If the child's head is the first point of impact--which is probable in the top-heavy preschooler--a skull fracture may result. Although several cases of linear skull fractures following falls from short distances have been reported (see Table 1), it is extremely unusual for a child to sustain a complex skull fracture in this manner. The typical skull fracture caused by a short distance fall is single, narrow, linear, and located in the parietal bone.19 An accidental fall onto an object or against an edged surface from less than 5 feet can result in a depressed skull fracture in a young child.8,11 Unfortunately, everyday falls (such as those from playground equipment or while ambulating) have led to severe head injury--some accompanied by skull fractures--that in some cases have proved fatal.12,15,18,20

It is difficult to determine the exact risk of sustaining a life-threatening injury from a short fall because it is impossible to completely rule out intentional injury in some reports. Since life-threatening injuries are probably very rare, the clinician has to maintain a high index of suspicion for intentional trauma in any serious injury resulting from a seemingly benign fall.

The clinician has to also consider the possibility of non-accidental trauma in any child with any type of fracture--especially in infants younger than 1 year. Banaszkiewicz and associates19 found that abuse was underestimated in 28.4% of patients younger than 1 year who were brought to the clinician with a fracture. In addition, occult fractures are also most likely to be discovered on a skeletal survey in children of this age.21 Although leg bone fractures can occur accidentally if a child runs and falls with a twisting motion while the foot remains stationary on the floor, such fractures suggest abuse in the non-ambulatory patient.

As with skull fractures, rib fractures are of extreme concern. The distal or mid clavicle can be easily injured in an accidental fall, but a fracture of the most medial aspect of the clavicle is particularly worrisome.22 The long bones are commonly injured in an accident, but in a child older than 1 year, the long bones (femur, humerus, tibia, and forearm bones) are also the most common location of non-accidental injury.22

EVALUATION

The caregiver's description of the event that caused the child's fracture is the most crucial part of the evaluation. Each case has to be evaluated on its own merit to determine whether the caregiver's history is consistent with the injury that resulted. Plunkett12 describes every fall as a complex event with its own biomechanical properties that needs to be analyzed. Certain historic points are red flags that a child might have been physically abused (Table 2).

The easiest falls to evaluate are ones that were witnessed by multiple persons. Unwitnessed falls in which the caregiver cannot provide an adequate, consistent history for the circumstances surrounding the injury are the most difficult to evaluate. Suspect abuse when the child's caregiver seeks treatment in an untimely manner, lacks knowledge of the mechanism of injury, and repeated- ly offers alternative explanations for the circumstances surrounding the injury.23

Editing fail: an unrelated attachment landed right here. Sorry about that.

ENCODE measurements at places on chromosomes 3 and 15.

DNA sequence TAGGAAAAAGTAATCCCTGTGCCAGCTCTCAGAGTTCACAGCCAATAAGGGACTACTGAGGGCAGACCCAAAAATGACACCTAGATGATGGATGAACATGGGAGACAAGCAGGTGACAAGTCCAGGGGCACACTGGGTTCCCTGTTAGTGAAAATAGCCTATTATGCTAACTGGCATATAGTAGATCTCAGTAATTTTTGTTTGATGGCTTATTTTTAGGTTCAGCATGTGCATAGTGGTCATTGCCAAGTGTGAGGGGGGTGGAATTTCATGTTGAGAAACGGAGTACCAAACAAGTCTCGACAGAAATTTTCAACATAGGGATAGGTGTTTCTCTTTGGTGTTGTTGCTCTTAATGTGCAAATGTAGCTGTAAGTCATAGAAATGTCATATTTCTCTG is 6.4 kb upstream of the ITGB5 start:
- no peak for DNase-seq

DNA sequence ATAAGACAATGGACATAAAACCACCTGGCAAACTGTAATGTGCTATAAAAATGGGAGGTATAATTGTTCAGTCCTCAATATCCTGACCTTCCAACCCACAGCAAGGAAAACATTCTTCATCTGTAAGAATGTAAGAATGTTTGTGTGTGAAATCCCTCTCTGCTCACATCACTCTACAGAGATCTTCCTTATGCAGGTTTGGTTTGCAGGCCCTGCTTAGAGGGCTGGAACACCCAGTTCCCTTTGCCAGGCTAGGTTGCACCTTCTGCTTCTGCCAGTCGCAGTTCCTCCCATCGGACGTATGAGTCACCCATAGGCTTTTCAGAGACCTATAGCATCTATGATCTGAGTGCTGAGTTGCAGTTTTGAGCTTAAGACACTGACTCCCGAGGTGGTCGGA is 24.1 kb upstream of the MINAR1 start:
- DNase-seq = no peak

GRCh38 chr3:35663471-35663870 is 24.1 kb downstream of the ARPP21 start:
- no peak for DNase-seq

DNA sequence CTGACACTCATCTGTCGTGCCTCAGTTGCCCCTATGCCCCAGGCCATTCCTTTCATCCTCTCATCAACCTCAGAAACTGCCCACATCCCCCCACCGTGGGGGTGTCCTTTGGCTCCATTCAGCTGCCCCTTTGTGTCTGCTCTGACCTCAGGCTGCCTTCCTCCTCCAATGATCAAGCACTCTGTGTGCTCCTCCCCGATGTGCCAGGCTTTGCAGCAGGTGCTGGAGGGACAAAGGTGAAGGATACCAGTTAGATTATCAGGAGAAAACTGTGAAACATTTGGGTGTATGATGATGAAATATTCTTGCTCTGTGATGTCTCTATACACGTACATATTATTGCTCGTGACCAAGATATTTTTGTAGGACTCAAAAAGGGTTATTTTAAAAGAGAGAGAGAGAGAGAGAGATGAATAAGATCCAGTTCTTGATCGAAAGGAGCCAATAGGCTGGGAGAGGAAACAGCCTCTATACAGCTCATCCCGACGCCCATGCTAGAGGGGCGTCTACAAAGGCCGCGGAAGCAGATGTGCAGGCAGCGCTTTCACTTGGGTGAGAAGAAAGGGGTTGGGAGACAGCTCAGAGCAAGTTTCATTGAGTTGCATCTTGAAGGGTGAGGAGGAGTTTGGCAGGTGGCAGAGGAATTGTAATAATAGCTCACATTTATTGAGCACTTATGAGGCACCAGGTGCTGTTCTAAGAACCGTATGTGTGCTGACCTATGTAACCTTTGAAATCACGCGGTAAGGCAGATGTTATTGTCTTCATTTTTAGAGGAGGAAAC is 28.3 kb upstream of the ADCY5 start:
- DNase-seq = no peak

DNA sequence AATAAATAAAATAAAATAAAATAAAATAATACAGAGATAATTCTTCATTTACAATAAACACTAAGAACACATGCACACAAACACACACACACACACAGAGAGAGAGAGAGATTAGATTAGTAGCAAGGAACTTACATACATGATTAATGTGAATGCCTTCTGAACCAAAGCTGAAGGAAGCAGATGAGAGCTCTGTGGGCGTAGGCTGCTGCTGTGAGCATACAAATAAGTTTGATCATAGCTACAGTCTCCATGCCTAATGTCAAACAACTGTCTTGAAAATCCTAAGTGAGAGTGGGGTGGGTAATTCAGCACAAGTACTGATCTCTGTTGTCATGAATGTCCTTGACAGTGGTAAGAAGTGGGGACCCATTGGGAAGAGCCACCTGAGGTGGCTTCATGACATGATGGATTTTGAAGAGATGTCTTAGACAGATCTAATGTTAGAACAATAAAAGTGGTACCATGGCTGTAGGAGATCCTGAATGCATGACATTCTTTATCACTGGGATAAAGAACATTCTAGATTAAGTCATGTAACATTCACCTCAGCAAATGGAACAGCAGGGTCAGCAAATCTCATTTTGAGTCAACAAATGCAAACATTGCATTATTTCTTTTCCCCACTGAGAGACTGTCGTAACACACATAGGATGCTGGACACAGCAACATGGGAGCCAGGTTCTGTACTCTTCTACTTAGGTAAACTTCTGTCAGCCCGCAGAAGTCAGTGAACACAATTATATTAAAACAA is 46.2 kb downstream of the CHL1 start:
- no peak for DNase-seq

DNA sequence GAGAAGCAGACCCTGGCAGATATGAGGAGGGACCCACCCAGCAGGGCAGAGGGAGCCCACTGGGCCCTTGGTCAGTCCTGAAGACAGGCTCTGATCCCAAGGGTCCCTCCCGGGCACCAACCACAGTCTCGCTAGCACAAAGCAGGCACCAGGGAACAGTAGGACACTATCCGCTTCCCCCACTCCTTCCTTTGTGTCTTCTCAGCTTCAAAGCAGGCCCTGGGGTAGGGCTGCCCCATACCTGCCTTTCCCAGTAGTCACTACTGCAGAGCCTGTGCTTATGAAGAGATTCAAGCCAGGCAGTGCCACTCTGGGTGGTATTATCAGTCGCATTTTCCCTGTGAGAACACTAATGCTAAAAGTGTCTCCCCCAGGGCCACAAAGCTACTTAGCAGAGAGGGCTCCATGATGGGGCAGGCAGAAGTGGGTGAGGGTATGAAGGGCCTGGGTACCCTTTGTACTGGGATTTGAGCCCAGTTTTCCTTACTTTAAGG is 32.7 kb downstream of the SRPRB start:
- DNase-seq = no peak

A complete head-to-toe examination--including palpation of all bony areas--is necessary to uncover local points of tenderness. Meticulous examination of the eyes (in search of retinal hemorrhages) and neurologic and dermatologic systems may reveal manifestations of shaken baby syndrome.

Imaging studies are often necessary in the assessment of an infant or young child with an obvious or suspected injury. The skeletal survey (Table 3) is recommended and is mandatory in all cases of suspected abuse in children younger than 2 years.24 However, it has little value in children older than 5 years.25 Patients between ages 2 and 5 years are assessed on an individual basis.

If clinical findings point to a specific injury site, that anatomic region should be evaluated with a radiograph--regardless of the child's age.25 An experienced radiologist should be present while imaging is performed to ensure that high-resolution images of good quality are obtained. If the initial skeletal survey is unremarkable but abuse is still strongly suspected, a repeated skeletal survey in 2 weeks may offer greater yield in discovering occult fractures.26 A bone scan is another option for searching for occult fractures: the need for this modality is determined on a case-by-case basis.

Treatment of accidental fractures is individualized, based on the location and type of fracture. In general, aggressive pain control is the priority. An orthopedic consultation may be required.

References: